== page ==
Giant Tumor of the perineal regionKey clinical message: Giant condyloma acuminatum, also known as, Buschke-Lowenstein tumour is a very rare, sexually transmitted disease. It is a slow-growing, destructive lesion that affects the anogenital region. The HPV has been identified as an important contributory factor in the development of this tumor.Key words: Dermatology, oncology, Giant condyloma acuminatum , HPV.A 48-year old man presented with a giant lesion of the perineal region which appeared 10 years before and gradually increased in size. Clinical examination revealed a lobulated, exophytic, non-painful, non-bleeding, cauliflower-shaped lesion on the penis and the scrotum, measuring approximately 8 x 7 cm suggestive of a giant condyloma acuminatum (Figure 1). There were no enlarged inguinal nodes. Magnetic resonance imaging of the pelvis and the abdomen revealed no regional lymph node involvement or evidence of distant metastasis. A skin biopsy confirmed the diagnosis of papillary condyloma acuminatum secondary to human papillomavirus (HPV). Radical excision of the entire lesion showed no signs of invasion. Blood tests for detecting Human Immunodeficiency Virus (HIV), Hepatitis B Virus (HBV), Hepatitis C virus (HCV) and syphilis were negative. Giant condyloma acuminatum, also known as, Buschke-Lowenstein tumour is a very rare, sexually transmitted disease.1,2 It is a slow-growing, expansive, cauliflower-like, destructive lesion that affects the anogenital region.1,2 The HPV has been identified as an important contributory factor in the development of this tumor.1,2
Hordeum murinum induced pustular irritant contact dermatitisKey clinical message: Plant induced contact dermatitis is very rare. We describe the case oftwo siblings with Hordeum murinum induced pustular irritant contact dermatitis.Key words: allergology, Hordeum murinum, contact dermatitis, patch test.We describe the cases of two siblings, aged 8 and 10 years, who consulted with multiple yellowish pustules and well-demarcated erythema on the face (Figure 1). The eruption started a few hours after accidental exposure to a plant, named Hordeum murinum , while they were playing in the garden (Figure 2). The mother mentioned that this had been their first exposure to this plant. There were no other lesions either on the skin or on mucosae. Laboratory findings were without abnormalities. There was no bacterial growth in a culture of a pustular specimen. The patients were treated with a short course of topical corticosteroids. A resolution of the skin lesions was achieved within a few days. Five weeks after the resolution of dermatitis, the patients were patch tested with wetted and pounded leaves and petals of H.murinum.1 Readings were performed on the day (D)2, D4, and D7 and showed negative results.1 So, we diagnosed the patients with H. murinum -induced pustular irritant contact dermatitis.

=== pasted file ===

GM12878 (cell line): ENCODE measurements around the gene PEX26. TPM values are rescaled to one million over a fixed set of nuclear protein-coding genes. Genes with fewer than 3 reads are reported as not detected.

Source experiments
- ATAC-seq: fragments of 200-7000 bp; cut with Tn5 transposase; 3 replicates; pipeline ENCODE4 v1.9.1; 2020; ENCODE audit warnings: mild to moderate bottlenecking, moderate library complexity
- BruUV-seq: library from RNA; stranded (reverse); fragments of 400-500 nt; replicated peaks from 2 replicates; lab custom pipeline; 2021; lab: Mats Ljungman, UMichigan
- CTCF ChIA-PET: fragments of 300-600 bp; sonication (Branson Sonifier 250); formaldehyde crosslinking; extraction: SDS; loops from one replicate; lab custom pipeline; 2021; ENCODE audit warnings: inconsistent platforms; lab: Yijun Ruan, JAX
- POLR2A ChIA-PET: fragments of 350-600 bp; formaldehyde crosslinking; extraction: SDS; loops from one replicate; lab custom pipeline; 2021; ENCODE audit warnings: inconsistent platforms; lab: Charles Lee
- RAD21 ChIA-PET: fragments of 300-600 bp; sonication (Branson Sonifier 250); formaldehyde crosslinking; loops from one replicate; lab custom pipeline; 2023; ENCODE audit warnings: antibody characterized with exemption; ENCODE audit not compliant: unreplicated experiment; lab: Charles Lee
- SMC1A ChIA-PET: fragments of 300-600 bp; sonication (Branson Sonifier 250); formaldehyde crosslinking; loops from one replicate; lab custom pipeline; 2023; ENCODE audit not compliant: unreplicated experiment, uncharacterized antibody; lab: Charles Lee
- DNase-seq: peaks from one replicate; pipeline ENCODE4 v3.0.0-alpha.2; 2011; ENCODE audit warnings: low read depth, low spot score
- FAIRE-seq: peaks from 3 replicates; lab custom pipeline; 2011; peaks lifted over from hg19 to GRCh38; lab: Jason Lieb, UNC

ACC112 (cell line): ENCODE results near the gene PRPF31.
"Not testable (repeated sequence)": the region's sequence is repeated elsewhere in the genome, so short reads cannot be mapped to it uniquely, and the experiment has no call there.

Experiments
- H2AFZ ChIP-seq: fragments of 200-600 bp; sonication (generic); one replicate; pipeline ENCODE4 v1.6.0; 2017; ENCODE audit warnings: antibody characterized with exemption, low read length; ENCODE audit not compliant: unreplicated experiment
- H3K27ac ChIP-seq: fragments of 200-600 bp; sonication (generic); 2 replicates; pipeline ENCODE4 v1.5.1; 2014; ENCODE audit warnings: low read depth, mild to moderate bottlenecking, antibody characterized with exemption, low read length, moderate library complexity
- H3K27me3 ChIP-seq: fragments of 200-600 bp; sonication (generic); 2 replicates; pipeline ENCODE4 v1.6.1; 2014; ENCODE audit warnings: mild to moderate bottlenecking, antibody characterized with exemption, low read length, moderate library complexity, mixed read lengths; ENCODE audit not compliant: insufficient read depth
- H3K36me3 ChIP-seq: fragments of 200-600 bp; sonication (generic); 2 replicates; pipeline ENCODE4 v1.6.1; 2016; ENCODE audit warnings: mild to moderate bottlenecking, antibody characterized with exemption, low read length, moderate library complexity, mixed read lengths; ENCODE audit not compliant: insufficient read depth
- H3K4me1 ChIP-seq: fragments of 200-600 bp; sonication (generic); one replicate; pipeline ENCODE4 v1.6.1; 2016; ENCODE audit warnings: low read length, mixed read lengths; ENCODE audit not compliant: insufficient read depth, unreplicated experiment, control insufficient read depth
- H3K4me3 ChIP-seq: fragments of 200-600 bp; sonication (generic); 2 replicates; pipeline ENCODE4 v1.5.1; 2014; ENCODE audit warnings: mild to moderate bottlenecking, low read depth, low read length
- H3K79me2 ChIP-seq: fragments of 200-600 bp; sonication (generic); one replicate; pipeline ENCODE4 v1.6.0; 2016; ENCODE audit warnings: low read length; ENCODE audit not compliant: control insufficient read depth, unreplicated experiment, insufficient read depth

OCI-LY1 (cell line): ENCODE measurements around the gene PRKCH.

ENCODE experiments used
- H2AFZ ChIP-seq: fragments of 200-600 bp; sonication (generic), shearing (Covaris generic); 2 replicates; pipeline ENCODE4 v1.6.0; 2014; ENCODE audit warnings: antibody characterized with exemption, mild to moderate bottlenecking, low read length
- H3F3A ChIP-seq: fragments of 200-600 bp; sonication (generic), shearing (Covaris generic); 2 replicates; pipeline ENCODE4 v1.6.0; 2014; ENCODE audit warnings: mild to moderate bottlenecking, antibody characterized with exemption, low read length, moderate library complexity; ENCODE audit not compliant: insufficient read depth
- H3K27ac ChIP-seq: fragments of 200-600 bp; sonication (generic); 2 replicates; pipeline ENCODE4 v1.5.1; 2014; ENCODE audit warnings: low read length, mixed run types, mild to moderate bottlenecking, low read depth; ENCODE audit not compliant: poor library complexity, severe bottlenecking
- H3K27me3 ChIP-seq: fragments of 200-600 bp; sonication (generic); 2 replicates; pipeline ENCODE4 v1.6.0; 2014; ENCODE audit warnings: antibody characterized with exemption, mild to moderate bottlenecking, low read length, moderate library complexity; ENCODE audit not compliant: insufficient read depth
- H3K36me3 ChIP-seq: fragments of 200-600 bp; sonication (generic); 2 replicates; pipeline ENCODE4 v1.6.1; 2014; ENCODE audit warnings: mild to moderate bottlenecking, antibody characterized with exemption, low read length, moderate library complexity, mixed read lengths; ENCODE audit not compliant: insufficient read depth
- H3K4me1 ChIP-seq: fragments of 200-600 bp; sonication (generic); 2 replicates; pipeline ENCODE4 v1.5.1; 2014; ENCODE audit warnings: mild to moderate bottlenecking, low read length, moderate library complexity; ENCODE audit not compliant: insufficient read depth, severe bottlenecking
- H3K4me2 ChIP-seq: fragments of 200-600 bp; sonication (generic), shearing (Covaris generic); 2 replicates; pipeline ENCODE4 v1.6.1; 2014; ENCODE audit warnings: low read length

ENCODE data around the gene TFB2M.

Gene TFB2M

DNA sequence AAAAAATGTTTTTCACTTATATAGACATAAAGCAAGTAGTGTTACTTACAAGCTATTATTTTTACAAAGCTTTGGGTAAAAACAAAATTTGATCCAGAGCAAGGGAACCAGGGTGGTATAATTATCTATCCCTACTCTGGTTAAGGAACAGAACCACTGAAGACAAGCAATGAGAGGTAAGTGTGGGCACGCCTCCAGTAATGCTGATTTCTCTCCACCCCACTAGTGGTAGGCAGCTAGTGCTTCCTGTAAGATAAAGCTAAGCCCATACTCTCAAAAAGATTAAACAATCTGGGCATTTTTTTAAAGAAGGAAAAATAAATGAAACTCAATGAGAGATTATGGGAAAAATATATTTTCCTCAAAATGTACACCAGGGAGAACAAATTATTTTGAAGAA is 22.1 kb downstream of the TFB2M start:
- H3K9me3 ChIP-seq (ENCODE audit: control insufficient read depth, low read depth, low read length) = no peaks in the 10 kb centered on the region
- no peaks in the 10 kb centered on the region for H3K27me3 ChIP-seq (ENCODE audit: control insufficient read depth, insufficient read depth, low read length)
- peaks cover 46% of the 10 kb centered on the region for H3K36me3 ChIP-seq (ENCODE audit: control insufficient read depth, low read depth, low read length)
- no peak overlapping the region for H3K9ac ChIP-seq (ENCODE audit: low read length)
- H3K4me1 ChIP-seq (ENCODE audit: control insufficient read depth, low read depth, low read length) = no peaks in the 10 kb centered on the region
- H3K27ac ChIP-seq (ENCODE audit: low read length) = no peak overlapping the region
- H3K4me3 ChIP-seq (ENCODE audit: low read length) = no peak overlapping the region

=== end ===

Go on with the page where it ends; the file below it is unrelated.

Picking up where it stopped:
Unusual tumor of the toeKey clinical message: Giant Cell Tumor is a soft-tissue tumor that has a very low potential for malignant change. Involvement of the phalanges of foot is very rare and only a few cases have been reported.Key words: Dermatology, oncology, Giant cell tumor, bone tumors.A 39-year-old woman presented with complaints of pain and swelling of the left second toe for four months. The mass had been slowly increasing in size over the previous 3 years. On examination, there was diffuse swelling of the left second toe with erythematous and shiny overlying skin (Figure 1). The X-ray showed an osteolytic expansive lesion with cortical destruction in the region of the distal phalanx of the second toe. No calcification or periosteal reaction was observed. Magnetic resonance (MR) images showed a mass measuring 1×1.5 cm that was heterogeneously hypo intense on both T1- and T2-weighted MR images. This mass showed a marked, diffuse and heterogeneous enhancement on the contrast T1- weighted image. Surgical excision of the tumor was performed. Histopathological examination confirmed the diagnosis of Giant Cell Tumor (GCT) (Figure 2). The patient’s postoperative course was uneventful, and no recurrence or metastasis was observed. GCTs are soft-tissue tumors that have a very low potential for malignant change. It account for approximately 6% of all bone tumors.1,2 It typically involves the long bones in young adults. 1,2 Involvement of the phalanges of foot is very rare and only a few cases have been reported.1,2